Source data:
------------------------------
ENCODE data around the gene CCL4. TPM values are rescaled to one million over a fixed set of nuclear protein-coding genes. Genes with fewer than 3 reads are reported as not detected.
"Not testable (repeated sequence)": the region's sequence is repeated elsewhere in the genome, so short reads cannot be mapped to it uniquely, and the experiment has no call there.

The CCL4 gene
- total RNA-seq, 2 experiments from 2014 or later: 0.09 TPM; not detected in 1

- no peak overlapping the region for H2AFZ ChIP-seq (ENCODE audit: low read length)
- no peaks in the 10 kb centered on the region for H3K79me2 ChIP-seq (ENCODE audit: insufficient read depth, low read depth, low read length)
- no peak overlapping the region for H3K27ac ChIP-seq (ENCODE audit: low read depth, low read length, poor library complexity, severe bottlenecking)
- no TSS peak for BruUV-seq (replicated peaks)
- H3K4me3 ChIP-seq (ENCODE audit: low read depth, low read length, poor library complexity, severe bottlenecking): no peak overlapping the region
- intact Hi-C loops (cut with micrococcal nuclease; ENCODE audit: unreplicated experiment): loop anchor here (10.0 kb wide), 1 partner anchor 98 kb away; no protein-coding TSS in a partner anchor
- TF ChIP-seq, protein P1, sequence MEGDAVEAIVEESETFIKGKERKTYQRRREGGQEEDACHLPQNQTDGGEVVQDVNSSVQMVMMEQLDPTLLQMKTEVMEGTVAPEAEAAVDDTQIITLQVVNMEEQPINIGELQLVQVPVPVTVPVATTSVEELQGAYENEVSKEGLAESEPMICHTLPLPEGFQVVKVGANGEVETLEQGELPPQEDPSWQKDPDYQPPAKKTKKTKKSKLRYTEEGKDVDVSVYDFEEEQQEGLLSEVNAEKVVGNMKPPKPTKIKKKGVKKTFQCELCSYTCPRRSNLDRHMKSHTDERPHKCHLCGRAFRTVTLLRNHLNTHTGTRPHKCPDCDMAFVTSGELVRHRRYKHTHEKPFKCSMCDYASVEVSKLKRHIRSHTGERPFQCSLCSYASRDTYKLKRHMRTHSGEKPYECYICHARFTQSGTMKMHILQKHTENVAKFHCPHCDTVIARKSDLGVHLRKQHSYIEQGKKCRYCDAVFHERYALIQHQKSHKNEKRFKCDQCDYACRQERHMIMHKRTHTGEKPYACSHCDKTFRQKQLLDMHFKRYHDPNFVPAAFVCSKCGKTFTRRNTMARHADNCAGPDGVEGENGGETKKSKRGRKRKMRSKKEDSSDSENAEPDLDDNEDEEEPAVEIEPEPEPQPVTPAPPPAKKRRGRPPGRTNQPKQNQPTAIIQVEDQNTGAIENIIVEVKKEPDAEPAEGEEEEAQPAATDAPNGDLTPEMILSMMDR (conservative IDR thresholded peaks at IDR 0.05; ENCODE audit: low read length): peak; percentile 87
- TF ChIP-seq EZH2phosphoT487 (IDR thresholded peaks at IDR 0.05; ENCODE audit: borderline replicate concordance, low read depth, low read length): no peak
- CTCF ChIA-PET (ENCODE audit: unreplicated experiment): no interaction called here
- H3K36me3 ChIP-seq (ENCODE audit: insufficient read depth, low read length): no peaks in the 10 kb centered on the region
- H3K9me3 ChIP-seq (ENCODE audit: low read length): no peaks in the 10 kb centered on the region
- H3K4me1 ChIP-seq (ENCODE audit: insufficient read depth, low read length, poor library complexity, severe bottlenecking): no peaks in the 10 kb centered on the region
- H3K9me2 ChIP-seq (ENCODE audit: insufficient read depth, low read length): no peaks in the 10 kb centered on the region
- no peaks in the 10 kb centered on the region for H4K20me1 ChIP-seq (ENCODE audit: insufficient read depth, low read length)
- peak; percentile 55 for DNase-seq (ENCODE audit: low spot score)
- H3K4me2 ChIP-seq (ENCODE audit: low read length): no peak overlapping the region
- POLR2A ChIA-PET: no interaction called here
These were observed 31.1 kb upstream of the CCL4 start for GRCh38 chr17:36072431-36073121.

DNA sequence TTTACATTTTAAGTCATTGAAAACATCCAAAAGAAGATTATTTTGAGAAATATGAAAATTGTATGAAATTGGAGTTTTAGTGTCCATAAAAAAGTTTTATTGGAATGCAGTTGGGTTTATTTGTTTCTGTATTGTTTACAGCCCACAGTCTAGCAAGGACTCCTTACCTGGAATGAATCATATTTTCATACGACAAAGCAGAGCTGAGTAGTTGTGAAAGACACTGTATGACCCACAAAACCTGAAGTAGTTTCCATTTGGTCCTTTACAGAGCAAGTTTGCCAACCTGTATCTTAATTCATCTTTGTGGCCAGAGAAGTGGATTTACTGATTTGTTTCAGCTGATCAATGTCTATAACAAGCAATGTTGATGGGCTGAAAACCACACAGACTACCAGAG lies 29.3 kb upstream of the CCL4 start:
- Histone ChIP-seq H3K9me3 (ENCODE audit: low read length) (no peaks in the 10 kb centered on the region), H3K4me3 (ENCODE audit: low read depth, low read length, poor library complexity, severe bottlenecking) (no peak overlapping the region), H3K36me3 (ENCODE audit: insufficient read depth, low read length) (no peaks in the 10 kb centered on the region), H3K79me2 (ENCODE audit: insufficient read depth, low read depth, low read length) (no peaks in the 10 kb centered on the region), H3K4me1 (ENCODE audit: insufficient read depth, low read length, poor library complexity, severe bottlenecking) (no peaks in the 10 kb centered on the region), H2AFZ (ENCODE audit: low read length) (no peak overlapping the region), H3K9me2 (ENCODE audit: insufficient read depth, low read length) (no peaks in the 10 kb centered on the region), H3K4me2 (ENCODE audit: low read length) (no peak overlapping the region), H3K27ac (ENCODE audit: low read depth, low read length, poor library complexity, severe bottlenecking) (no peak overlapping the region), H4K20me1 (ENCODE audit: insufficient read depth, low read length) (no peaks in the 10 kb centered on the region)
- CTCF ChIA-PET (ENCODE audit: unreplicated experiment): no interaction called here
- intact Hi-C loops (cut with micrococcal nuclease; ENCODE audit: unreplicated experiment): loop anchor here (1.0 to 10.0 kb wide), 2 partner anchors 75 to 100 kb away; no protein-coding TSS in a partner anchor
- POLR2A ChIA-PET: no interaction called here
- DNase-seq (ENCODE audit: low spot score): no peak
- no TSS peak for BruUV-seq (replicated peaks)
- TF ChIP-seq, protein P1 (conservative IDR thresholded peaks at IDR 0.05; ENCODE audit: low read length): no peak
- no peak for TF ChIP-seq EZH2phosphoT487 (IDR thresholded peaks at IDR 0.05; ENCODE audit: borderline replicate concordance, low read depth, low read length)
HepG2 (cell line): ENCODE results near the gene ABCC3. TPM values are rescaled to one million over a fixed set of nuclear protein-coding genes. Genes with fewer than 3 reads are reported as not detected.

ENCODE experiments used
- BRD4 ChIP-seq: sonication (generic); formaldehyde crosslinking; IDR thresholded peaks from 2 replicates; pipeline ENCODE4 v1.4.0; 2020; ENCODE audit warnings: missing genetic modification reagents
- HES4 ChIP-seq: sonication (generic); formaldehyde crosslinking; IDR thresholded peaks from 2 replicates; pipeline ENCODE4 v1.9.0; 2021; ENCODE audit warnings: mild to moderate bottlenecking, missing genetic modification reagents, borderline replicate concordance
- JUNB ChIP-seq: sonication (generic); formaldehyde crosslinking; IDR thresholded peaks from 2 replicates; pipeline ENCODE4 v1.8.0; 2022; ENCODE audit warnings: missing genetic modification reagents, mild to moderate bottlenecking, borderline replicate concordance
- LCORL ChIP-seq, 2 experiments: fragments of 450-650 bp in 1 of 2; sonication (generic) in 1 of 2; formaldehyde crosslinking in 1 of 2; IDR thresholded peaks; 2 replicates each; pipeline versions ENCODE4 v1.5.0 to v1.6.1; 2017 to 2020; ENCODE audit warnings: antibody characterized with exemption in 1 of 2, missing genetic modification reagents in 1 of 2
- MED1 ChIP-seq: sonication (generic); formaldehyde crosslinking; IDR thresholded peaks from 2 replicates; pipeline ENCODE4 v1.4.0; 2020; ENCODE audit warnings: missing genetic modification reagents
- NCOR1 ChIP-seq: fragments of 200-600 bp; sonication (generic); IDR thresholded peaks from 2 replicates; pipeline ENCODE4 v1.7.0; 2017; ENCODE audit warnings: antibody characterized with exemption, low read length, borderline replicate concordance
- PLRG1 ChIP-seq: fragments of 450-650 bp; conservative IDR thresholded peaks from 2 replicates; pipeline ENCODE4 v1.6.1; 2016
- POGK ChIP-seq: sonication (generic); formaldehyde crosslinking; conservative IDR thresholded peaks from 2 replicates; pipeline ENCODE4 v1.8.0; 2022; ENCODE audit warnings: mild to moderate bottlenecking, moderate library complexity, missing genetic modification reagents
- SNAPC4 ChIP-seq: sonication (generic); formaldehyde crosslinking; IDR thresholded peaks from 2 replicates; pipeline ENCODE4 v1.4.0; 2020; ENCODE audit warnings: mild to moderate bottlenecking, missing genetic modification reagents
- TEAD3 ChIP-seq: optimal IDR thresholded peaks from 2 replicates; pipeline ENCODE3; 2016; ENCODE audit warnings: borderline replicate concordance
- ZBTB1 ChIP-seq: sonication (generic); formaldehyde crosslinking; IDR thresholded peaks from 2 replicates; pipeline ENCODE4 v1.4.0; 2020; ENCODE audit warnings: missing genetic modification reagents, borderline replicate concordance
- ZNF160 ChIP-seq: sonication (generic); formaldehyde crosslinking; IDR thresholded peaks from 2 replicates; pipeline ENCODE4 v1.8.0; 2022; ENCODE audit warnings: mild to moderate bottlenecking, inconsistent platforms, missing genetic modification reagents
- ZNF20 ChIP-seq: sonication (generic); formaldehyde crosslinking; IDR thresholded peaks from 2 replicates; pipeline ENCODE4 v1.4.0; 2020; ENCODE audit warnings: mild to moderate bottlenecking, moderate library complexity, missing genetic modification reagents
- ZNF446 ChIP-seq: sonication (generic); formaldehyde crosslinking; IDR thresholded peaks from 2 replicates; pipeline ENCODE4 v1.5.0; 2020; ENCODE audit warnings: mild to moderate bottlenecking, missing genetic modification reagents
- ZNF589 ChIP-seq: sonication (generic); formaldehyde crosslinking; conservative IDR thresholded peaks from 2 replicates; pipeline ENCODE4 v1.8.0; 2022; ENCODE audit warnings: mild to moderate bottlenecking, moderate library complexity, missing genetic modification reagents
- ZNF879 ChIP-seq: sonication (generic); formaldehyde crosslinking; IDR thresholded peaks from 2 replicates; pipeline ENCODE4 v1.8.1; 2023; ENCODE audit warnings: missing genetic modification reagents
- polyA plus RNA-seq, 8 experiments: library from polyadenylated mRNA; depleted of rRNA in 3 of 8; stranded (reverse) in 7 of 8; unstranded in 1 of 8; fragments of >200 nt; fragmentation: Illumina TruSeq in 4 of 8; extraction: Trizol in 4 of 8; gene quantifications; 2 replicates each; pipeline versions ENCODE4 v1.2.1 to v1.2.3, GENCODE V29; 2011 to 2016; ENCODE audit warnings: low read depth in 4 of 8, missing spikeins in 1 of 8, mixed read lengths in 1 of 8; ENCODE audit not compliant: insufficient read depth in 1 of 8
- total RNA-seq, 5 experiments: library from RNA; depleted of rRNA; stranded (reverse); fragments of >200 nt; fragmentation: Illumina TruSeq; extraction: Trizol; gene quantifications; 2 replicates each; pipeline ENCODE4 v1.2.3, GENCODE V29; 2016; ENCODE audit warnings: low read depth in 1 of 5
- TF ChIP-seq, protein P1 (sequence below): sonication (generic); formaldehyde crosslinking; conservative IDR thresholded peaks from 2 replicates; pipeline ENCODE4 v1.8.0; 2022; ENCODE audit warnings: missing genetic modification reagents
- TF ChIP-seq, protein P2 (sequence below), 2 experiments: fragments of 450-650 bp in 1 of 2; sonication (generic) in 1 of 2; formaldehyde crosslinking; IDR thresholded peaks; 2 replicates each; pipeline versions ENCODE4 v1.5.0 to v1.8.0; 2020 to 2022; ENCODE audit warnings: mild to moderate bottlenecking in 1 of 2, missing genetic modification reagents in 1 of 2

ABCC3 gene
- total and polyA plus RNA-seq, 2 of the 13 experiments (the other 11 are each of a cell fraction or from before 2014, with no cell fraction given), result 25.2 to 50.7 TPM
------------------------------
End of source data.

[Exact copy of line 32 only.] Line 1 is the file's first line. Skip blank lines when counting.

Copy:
HepG2 (cell line): ENCODE results near the gene ABCC3. TPM values are rescaled to one million over a fixed set of nuclear protein-coding genes. Genes with fewer than 3 reads are reported as not detected.